I can forgive Meillassoux for being programmatic and hyperbolic in this “opening salvo,” and I fully expect that as he develops his project in a more systematic way, a lot of these battle lines will turn out to be much less clearly defined. I can also forgive bloggers for latching onto the more programmatic and hyperbolic aspects of his work, since that’s the stuff that seems to fit best into the blogging genre. Still, both of those elements together seriously obscure what, for me, is most valuable about Meillassoux’s work. This whole experience makes me seriously question — or, more accurately, solidify my preexisting suspicions of — the possibility of philosophy as an internet phenomenon: the things that work best as combative blog memes are taken up, whereas the core of the argument is cast aside and even directly contradicted.

26 thoughts on “Meillassoux and German Idealism, with incidental thoughts on “blog philosophy”

  1. I for one suppor this “Adam reads Badiou” project, partly because since it is after the ‘event’ of Badiou it would interesting to see your take.

  2. Thanks, Austin. That is a really helpful clarification — and it also makes me think that the OOO use of “correlationism” is extremely misleading, almost directly contrary to the use Meillassoux (who did, after all, come up with it) makes of it.

  3. I could be wrong, but I’m pretty sure that Harman does find Meillassoux to be a correlationist. Which makes sense, right? You can both recognize that Meillassoux critiques something but doesn’t escape something (I’m not saying he is a correlationist, I am completely agnostic on this whole question, or maybe apathetic might be a better word). Anyway, here is what I remember of Harman on the issue

    As far as Levi on Meillassoux, I have no clue. Anyway, I don’t think whatever problems they have, it is because they are poor readers of Meillassoux.

  4. To clarify the last sentence, Meillassoux obviously is not an OOO person. In turn, Harman and Levi et al are not whatever Meillassoux is. Really, their only commonality is critiquing something called correlationism, which again, they don’t even necessarily agree what that term means (or, they don’t seem to as far as I can tell). So that means a lot of what is going on Meillassoux would not support/even critique OOO, but the fact that OOO doesn’t talk about those issues on their blogs aren’t, really, because they don’t know or get it.

    None of this has to do with blogging, but with who is blogging and for what reasons. As you always say about AUFS on the comment policy (which I agree to be the only sane one), they blog for themselves. I mean, it strikes me that none of this has to do with the nature of academic blogging.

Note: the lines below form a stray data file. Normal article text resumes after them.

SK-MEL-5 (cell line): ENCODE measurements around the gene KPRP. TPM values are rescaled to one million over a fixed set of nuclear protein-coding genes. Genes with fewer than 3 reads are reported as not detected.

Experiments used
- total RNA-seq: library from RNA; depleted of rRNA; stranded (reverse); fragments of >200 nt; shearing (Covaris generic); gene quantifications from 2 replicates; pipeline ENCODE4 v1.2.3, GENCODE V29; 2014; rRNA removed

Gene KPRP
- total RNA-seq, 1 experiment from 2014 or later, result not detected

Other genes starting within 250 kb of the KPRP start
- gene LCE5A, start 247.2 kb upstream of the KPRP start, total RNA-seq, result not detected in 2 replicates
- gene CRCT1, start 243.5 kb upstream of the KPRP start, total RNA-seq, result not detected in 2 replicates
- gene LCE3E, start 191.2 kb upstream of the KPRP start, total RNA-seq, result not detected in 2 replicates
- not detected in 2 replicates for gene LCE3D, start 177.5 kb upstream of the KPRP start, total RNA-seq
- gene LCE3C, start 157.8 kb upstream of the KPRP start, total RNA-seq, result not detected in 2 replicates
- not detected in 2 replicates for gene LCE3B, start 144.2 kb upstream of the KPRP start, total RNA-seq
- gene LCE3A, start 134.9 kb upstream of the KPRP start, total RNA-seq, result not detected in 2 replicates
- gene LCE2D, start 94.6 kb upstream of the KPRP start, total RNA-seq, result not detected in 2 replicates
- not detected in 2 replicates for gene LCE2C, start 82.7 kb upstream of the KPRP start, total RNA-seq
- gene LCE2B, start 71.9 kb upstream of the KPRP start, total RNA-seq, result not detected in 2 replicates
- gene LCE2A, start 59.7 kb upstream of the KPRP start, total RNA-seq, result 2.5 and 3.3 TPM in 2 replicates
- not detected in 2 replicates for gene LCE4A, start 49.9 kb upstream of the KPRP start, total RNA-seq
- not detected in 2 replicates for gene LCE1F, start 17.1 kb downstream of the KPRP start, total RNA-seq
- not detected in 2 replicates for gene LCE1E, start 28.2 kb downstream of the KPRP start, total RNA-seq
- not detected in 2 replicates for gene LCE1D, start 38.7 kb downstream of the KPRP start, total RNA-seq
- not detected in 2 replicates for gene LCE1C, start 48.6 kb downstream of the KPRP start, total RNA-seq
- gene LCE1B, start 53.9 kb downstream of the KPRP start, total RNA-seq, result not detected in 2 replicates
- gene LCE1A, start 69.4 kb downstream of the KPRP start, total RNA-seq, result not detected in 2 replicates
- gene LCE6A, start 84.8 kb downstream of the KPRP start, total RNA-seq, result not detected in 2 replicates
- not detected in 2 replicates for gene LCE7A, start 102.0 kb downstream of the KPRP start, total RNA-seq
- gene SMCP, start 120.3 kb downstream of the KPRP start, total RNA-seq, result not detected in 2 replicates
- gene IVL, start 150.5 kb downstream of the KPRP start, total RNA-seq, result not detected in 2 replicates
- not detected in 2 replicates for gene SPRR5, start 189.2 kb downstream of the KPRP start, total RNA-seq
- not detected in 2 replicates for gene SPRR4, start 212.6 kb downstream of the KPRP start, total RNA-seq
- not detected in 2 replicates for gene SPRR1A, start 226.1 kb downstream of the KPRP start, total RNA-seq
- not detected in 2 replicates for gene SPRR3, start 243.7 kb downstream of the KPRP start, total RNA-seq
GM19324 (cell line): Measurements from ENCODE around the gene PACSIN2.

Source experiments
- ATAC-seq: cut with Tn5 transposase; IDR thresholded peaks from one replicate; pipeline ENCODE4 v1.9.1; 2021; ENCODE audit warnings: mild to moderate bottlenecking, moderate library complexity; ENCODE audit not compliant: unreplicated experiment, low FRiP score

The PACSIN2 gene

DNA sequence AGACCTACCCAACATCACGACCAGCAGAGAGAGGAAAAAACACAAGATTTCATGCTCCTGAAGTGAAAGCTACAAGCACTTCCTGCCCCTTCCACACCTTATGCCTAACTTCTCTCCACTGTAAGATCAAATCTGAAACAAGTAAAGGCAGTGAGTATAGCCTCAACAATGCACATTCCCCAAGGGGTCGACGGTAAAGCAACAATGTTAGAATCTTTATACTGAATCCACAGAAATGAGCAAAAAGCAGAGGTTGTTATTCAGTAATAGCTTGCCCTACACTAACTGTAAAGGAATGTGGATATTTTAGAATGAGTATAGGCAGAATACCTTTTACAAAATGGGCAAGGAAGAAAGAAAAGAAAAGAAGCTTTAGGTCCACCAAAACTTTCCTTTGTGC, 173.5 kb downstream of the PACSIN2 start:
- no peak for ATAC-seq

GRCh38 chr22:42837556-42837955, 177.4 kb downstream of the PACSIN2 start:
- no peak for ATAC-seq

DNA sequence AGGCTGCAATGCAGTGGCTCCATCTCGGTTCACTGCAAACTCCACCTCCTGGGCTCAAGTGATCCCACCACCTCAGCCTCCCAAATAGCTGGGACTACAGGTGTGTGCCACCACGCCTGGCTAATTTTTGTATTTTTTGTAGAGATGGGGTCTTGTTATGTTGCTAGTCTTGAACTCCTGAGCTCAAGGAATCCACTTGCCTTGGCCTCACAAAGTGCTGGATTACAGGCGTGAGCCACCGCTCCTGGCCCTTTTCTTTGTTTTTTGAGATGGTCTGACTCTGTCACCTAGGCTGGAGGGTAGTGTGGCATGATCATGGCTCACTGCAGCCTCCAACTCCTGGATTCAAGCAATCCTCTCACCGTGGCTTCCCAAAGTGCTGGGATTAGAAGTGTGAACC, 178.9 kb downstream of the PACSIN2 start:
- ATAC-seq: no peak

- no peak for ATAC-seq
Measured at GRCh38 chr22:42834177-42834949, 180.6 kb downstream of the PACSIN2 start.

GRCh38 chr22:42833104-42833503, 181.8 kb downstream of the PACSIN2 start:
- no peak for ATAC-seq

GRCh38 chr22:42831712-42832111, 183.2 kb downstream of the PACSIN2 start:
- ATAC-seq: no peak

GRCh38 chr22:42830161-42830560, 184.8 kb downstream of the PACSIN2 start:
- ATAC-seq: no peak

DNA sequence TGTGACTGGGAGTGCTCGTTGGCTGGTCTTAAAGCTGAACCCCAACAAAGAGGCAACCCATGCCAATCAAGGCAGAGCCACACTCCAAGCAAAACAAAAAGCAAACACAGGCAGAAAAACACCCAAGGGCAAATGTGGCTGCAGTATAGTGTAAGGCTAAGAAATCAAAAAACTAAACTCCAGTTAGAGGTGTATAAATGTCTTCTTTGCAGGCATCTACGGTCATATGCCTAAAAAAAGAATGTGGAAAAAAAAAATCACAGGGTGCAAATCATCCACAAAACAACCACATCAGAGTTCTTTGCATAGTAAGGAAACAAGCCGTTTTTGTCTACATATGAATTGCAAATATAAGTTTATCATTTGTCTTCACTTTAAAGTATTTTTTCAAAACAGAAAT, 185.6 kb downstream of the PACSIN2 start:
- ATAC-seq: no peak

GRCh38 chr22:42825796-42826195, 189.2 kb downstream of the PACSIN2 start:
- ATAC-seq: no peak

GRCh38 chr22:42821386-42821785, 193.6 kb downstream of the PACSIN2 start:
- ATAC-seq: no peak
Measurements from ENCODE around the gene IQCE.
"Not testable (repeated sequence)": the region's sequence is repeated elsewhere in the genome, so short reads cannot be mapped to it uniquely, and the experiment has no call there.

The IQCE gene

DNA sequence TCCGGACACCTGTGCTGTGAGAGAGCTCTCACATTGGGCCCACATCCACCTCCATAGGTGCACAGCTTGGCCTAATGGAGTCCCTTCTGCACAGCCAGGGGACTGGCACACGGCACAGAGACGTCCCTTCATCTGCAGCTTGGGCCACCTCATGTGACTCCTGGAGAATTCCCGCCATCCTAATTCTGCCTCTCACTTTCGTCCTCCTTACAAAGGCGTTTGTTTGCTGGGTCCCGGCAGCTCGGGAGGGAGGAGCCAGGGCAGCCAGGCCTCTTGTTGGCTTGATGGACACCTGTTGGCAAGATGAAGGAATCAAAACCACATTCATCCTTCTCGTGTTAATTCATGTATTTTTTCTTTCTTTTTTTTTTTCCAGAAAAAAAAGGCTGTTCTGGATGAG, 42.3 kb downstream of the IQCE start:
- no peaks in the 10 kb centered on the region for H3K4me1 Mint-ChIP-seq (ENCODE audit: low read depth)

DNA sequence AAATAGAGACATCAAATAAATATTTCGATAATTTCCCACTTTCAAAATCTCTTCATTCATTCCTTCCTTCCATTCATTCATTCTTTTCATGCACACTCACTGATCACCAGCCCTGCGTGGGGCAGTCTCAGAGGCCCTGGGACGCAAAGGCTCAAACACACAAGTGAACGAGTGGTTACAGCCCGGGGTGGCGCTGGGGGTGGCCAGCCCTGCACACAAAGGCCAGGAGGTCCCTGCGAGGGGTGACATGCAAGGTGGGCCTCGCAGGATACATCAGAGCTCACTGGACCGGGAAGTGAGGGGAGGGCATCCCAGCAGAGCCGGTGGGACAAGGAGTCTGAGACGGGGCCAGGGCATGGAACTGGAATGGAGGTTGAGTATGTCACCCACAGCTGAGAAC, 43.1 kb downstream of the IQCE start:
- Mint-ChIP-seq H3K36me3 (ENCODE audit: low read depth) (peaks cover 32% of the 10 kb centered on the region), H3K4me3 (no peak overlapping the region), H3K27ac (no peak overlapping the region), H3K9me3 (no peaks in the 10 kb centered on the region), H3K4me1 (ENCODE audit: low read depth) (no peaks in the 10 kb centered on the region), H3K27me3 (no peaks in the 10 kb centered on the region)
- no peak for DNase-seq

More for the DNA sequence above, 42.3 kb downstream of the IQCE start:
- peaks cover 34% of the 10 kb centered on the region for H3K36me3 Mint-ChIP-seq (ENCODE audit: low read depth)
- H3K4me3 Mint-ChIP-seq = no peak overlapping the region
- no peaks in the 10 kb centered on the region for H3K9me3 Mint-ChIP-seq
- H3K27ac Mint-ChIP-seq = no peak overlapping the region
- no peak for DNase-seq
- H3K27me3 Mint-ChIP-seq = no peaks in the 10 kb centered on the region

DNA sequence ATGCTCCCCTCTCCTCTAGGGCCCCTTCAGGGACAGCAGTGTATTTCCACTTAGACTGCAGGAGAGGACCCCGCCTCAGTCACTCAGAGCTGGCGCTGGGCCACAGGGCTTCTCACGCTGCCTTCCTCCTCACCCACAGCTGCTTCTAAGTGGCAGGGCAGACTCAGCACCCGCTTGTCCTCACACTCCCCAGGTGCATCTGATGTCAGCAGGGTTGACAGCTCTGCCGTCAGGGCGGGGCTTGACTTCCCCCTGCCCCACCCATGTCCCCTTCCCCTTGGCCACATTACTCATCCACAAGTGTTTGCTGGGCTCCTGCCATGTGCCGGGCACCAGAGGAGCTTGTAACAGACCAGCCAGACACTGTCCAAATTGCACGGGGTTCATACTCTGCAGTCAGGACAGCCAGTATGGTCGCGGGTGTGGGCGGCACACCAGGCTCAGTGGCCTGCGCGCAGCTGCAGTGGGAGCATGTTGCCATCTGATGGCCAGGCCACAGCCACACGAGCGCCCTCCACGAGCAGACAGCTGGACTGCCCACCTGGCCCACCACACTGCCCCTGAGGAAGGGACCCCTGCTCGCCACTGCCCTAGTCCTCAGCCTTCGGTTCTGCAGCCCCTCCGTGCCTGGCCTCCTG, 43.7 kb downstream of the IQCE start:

5. AND YET: it seems to me that my point about them choosing Meillassoux’s programmatic statements over his argumentation is still true, even if the implication that they misunderstood his argumentation is not fair. And if the programmatic statements can be so divorced from his actual argument that someone can claim that banner and simultaneously seem to be saying that M. himself is a correlationist, that seems to support the view that there’s not a whole lot of intrinsic connection between the programmatic stuff and the argument stuff. Cut out the blogging stuff, and the basic claims about Meillassoux and his reception might be able to remain in place.

    Or maybe not? I don’t want to be one of those bloggers who always concedes a point and then says, “But isn’t it the case that I’m actually right?”

  6. I still think Meillassoux’s reading of Hegel may potentially be ‘less-standard’ than you seem to think it is. Clearly we won’t know this until his ‘big book’ comes out next year; but he has said in interviews/conversation that he’s basically a Hegelian, and Harman posted today that he cites Hegel/Marx as his two ‘philosophical masters’.
    Also, I do think Harman get’s Meillassoux ‘right’ in regard to his own correlationism, and I don’t think Levi’s use of the term has much to do with Meillassoux. He’s basically just using his own version of the concept for the ends of OOO.
    I think that once his major work is published it will make it much more difficult for people to use a few paragraphs of a short work to justify the common mis-appropriation of his work.

  7. “I don’t want to be one of those bloggers who always concedes a point and then says, “But isn’t it the case that I’m actually right?””

    I mean, I was basically commenting on the margins, because even though I find these discussions interesting enough to read, I really am pretty apathetic/agnostic on these issues. I am just so not invested in what correlationism actually means and who is or is not really or actually a correlationist. It is somewhat like when you wished you hadn’t used the term realism to talk about Derrida.

    I do think that After Finitude was a smart, clear, and fun book. A breath of fresh air, as they say. I think it is important to point out that Harman and Levi’s blogs only give you a small and somewhat distorted view of that book. Not, again, because I think there is a misreading, but rather a reappropriation of only a small part of After Finitude. So, people who are avoiding the book because they don’t like OOO shouldn’t avoid the book, that’s just silliness. You’re right about all of that stuff, no doubt.

    And I’m pretty excited for when the big book comes out. I assume there will be lots of blogger broadcasts when that happens, too.